SPE Project Sparks Movement of Excellence
March 14, 2008 - A culture of sharing, friendship and commitment to life-long learning is developing among pastors in the Christian Reformed Church, says a report that evaluates the denomination's Sustaining Pastoral Excellence (SPE) program.
The evaluation report, received by the CRC Board of Trustees at its meeting in Grand Rapids in February, paints a very positive picture of the program that began in 2003 with the aid of a $2 million grant from the Lilly Endowment, Inc.
The intent of the SPE project has been to create a culture of pastoral excellence in the CRC. It offers funding for peer learning groups, continuing education events, and one-on-one mentoring between new and experienced pastors.
To date, nearly 60 percent of CRC pastors have participated in the program.
Within the five-year period, 106 peer learning groups, involving 516 pastors, were formed. In addition, from 2003 to 2007, 134 events were held with more than 1,800 pastors and 1,900 laypersons attending (participants were counted each time they attended an event).
The five-year evaluation included interviews with 55 pastors who represent a cross-section of congregations across North America. The evaluation was conducted by Susan M. Weber, a peer facilitator for the Lilly Endowment.
"Of primary importance is the fact that the SPE program received impressive feedback from virtually all of its participants," says the report's executive summary. "The program is held in high regard for its organization and superb administration."
Rev. Jerry Dykstra, the CRC's executive director, said he is pleased that the Lilly Endowment has awarded the program a new five-year grant of nearly $1 million to continue its work.
The evaluation report notes that one pastor said he initially was skeptical about becoming involved with an SPE peer group. "Over the quarter century of my ministry, I've taken part in almost every form of continuing education," he said. "But I'm convinced the SPE is the most significant program for pastors that the CRC has introduced in my years of service."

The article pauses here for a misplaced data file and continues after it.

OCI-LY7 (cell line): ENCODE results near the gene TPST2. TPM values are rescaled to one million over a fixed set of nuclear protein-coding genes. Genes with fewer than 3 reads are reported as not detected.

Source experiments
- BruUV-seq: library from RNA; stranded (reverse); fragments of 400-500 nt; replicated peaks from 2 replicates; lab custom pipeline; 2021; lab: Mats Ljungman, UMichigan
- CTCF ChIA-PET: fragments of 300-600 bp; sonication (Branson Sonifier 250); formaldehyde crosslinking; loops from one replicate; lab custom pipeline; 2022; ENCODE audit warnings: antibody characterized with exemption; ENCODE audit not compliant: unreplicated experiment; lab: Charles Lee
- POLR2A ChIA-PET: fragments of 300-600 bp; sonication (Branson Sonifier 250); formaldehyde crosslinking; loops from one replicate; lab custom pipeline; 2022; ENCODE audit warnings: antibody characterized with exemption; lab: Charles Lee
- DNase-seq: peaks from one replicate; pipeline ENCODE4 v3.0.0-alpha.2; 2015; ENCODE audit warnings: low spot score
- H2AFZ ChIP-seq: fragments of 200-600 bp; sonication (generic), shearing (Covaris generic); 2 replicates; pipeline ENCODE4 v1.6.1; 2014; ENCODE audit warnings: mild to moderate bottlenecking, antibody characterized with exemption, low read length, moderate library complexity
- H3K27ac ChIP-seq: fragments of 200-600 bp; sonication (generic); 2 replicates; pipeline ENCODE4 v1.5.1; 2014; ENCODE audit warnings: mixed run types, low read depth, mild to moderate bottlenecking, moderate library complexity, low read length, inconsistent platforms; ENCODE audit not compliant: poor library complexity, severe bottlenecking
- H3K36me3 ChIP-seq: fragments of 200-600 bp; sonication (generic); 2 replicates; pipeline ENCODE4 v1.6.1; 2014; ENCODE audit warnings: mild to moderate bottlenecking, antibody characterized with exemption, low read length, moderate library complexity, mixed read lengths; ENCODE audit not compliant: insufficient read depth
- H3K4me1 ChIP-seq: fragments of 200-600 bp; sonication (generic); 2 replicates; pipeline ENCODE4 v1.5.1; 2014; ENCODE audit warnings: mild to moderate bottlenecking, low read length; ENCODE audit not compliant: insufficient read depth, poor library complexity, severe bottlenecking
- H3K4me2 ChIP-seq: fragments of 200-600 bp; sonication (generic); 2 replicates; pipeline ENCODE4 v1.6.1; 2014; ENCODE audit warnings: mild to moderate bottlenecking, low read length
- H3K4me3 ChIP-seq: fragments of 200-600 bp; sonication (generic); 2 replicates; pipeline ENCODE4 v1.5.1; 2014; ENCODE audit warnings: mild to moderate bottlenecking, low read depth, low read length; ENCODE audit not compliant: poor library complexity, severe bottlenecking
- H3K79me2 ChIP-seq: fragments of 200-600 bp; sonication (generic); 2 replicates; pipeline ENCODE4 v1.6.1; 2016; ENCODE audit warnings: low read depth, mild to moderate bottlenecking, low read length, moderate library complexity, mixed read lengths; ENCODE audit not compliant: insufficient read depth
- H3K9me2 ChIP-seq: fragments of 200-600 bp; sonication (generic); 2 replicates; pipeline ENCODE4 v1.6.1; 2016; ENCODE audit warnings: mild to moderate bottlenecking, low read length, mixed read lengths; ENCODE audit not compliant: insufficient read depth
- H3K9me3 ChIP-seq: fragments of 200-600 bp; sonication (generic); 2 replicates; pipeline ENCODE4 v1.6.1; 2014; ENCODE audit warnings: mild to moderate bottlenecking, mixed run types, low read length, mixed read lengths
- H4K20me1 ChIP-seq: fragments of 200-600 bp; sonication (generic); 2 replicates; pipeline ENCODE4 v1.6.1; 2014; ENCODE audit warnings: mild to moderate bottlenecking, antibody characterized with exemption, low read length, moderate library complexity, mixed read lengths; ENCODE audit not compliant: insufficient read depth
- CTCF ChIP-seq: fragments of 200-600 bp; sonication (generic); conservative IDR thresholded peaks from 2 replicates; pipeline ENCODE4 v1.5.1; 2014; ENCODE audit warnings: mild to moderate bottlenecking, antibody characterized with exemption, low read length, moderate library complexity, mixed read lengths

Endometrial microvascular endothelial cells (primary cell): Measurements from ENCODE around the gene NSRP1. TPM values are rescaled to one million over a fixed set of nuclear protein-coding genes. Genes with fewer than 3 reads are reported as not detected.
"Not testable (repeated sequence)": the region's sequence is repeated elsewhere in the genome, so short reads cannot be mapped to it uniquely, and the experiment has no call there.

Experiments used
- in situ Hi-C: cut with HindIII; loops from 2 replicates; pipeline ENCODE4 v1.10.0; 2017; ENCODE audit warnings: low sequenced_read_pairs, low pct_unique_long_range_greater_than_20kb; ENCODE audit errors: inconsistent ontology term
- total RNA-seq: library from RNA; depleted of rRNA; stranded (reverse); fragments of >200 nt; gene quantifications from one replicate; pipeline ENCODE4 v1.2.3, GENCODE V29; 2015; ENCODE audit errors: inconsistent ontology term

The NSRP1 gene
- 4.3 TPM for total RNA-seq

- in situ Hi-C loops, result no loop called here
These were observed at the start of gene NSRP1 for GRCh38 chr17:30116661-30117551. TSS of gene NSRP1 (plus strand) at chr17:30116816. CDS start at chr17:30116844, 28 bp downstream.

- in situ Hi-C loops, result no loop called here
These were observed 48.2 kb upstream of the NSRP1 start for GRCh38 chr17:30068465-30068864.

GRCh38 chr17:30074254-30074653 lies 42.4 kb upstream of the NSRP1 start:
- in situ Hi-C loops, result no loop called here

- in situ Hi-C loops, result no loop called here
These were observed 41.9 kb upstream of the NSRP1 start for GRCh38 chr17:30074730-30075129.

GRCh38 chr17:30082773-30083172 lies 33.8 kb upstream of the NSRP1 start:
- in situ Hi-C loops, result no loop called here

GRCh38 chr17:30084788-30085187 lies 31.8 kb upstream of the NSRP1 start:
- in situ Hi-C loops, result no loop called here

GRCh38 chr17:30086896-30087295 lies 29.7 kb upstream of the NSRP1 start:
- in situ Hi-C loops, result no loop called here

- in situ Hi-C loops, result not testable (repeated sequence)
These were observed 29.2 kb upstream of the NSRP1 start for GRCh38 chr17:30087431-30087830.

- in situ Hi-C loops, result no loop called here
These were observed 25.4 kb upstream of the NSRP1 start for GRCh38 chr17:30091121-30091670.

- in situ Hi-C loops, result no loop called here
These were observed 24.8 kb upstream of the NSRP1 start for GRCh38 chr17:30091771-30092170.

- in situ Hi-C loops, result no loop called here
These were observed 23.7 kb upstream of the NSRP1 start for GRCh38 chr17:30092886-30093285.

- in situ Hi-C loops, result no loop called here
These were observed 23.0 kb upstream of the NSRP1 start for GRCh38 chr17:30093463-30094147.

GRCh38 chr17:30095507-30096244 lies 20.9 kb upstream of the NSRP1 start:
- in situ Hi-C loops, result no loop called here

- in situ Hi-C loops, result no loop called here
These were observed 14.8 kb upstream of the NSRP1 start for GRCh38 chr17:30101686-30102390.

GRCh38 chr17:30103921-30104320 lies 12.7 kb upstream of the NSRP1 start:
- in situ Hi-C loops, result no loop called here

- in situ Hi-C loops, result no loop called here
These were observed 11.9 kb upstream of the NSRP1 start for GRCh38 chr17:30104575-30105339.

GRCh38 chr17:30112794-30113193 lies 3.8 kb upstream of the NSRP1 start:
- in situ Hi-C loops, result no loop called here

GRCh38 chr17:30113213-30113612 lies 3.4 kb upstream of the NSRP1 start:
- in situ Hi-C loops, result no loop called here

The pastor gave the program high marks for helping break down the isolation "that has been a trademark of ordained ministry in the denomination." In addition, he said, SPE challenges pastors with a form of continuing education that helps them to grow intellectually as well as spiritually.
"The spiritual vitality that it nurtures in pastors helps create the leadership needed for the denomination to pursue its goal of healthy congregations," he said.
The success of SPE led the CRC to create a new Sustaining Congregational Excellence Program that is being funded by the denomination itself.
"The SPE program has clearly enabled the denomination to become open to innovation, change, and life-long learning evidence in part by the newly launched Sustaining Congregational Excellence program," says the report. "* Many (of the pastors interviewed) believed that SPE is no longer a program, but a 'movement' throughout the denomination."
Overall, the Lilly Endowment has funded 63 SPE projects, of which the CRC's is one.
Looking ahead, CRC plans to use its current Lilly grant, which began in January 2008, to find ways to implement the lessons of the SPE across the entire denomination, including all of its boards, agencies and institutions. For more information about the SPE project, visit www.crcna.org/pastoralexcellence.
-- Chris Meehan, CRC Communications
Chris Meehan News and Media Relations Christian Reformed Church in North America www.crcna.org